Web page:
Analysis of John Galt’s speech: Individuality

Atlas Shrugged, 1957, by Ayn Rand

One of the themes of Atlas Shrugged, and of the Objectivist philosophy of Ayn Rand is the idea of all rights are individual rights. Growing up in the Soviet Union, she witnessed first-hand the evils of collectivism, the negation of the self. She believed in the rights of minorities, and the smallest minority was the individual. Through John Galt’s speech, she ties the idea that one owns oneself with the idea that free will is one’s chief possession.

That which you call your soul or spirit is your consciousness, and that which you call ‘free will’ is your mind’s freedom to think or not, the only will you have, your only freedom, the choice that controls all the choices you make and determines your life and your character.”

Galt here, refutes the notion that anyone but him has a right to his life and happiness:

Just as I support my life, neither by robbery nor alms, but by my own effort, so I do not seek to derive my happiness from the injury or the favor of others, but earn it by my own achievement. Just as I do not consider the pleasure of others as the goal of my life, so I do not consider my pleasure as the goal of the lives of others. Just as there are no contradictions in my values and no conflicts among my desires-so there are no victims and no conflicts of interest among rational men, men who do not desire the unearned and do not view one another with a cannibal’s lust, men who neither make sacrifice nor accept them.”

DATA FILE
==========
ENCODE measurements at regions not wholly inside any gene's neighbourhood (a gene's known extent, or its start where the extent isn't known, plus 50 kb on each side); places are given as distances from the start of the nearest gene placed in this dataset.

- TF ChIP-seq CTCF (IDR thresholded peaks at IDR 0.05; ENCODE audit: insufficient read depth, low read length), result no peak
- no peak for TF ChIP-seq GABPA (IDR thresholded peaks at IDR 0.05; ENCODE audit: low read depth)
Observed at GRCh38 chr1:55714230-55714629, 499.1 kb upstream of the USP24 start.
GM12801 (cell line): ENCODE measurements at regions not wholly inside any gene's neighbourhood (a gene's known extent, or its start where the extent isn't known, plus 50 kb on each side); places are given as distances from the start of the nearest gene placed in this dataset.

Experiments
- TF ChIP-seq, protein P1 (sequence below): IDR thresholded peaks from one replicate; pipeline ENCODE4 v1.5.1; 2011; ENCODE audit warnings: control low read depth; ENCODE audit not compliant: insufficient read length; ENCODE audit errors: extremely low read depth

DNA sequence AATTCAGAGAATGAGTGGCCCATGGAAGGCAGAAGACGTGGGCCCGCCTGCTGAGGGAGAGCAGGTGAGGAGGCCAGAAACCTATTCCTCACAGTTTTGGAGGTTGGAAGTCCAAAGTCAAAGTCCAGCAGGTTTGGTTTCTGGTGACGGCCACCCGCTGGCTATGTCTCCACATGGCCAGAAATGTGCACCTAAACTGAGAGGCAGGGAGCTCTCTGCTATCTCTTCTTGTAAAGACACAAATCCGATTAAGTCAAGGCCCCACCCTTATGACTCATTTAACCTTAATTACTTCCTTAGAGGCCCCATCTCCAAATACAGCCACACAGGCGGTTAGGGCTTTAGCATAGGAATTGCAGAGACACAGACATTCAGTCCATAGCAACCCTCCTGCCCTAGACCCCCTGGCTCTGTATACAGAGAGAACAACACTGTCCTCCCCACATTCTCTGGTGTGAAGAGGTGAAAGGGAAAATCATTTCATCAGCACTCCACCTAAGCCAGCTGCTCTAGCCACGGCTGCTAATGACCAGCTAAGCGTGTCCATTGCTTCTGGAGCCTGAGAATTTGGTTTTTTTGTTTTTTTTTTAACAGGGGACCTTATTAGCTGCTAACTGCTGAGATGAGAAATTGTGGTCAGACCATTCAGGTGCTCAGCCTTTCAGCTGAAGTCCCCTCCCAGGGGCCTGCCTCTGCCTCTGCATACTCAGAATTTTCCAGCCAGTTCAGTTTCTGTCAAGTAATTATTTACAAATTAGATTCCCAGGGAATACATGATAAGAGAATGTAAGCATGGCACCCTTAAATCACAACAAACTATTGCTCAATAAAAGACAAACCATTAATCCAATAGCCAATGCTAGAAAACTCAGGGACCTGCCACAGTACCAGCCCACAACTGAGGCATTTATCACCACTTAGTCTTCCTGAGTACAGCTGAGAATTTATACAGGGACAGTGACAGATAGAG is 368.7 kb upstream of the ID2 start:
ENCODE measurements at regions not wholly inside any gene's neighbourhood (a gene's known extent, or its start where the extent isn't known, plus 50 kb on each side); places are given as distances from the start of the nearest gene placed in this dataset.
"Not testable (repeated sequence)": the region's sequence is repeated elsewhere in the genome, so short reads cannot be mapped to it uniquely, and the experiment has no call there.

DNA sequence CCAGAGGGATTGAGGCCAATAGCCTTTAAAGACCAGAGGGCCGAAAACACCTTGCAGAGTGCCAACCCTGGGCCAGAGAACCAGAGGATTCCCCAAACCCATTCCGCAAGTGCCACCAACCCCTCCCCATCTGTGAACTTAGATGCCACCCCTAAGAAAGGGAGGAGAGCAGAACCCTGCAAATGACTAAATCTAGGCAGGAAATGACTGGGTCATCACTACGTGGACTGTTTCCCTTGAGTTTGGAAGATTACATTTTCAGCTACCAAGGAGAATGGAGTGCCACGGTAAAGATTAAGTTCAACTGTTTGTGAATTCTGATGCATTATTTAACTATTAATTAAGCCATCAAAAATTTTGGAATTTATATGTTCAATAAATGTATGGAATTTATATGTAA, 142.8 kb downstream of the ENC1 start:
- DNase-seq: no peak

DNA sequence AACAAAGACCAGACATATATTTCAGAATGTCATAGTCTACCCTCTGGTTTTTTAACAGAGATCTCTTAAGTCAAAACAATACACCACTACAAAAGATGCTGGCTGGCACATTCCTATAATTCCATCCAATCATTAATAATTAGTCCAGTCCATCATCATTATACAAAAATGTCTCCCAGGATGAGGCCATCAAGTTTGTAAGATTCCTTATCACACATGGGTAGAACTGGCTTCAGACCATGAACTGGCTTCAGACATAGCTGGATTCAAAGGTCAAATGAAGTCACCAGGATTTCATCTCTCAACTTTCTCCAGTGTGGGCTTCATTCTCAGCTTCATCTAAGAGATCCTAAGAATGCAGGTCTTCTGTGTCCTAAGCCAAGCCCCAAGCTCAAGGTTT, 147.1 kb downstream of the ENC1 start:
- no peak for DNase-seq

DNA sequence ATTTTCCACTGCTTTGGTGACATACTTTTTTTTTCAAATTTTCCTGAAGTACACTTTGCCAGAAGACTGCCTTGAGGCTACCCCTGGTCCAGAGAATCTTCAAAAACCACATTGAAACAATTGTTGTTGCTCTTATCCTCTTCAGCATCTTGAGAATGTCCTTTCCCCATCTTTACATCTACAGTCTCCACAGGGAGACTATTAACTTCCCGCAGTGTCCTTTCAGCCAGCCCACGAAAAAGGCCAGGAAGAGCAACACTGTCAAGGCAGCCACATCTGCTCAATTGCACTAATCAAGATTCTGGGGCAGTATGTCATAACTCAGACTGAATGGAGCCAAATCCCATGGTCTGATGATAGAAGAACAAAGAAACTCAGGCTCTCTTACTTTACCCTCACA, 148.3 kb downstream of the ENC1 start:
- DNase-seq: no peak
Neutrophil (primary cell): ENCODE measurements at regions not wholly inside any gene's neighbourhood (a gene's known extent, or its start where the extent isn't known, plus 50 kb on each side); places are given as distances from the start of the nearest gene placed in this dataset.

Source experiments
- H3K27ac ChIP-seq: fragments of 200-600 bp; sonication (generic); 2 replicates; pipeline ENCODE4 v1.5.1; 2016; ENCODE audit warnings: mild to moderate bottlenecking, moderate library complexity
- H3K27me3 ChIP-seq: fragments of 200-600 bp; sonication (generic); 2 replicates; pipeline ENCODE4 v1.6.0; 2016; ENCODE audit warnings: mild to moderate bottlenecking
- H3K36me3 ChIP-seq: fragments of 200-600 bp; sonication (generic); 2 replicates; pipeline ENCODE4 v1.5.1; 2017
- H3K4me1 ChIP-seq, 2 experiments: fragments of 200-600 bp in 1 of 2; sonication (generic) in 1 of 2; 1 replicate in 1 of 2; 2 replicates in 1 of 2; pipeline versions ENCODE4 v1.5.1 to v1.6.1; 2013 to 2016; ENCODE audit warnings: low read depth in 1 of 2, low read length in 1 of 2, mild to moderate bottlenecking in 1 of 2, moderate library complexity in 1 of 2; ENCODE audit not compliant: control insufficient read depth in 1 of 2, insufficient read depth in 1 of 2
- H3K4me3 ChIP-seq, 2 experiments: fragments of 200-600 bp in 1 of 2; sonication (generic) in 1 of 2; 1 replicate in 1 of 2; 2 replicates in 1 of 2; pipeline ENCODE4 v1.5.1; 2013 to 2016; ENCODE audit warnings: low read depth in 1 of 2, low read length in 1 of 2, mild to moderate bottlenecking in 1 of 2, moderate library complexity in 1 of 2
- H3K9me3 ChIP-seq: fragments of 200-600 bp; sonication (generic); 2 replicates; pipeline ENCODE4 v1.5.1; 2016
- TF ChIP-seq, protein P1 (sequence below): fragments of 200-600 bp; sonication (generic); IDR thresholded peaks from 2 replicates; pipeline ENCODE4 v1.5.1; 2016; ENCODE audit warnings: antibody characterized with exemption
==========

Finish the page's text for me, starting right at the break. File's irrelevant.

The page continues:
Again, Galt asserts he owes no one his life and happiness, nor does anybody owe him theirs. He chides those who voluntarily make themselves subservient to others. He justifies morality of acting in one’s own self-interest with the notion that one must reciprocate that same right to others. Rather than accept natural obligation to others, he follows an ethos of mutual non-obligation, except as a voluntary act of self-interest on the part of all parties.

Do you ask what moral obligation I owe to my fellow men? None-except the obligation I owe to myself, to material objects and to all of existence: rationality. I deal with men as my nature and their demands: by means of reason. I seek or desire nothing from them except such relations as they care to enter of their own voluntary choice. It is only with their mind that I can deal and only for my own self-interest, when they see that my interest coincides with theirs. When they don’t, I enter no relationship; I let dissenters go their way and I do not swerve from mine. I win by means of nothing but logic and I surrender to nothing but logic. I do not surrender my reason or deal with men who surrender theirs. I have nothing to gain from fools or cowards; I have no benefits to seek from human vices: from stupidity, dishonesty or fear. The only value men can offer me is the work of their mind. When I disagree with a rational man, I let reality be our final arbiter; if I am right, he will learn; if I am wrong, I will; one of us will win, but both will profit.”

Galt’s speech ends with what one could call the Objectivist Creed ….

You will win when you are ready to pronounce the oath I have taken at the start of my battle-and for those who wish to know the day of my return, I shall now repeat it to the hearing of the world:

I swear-by my life and my love of it-that I will never live for the sake of another man, nor ask another man to live for mine. –Ayn Rand, Atlas Shrugged

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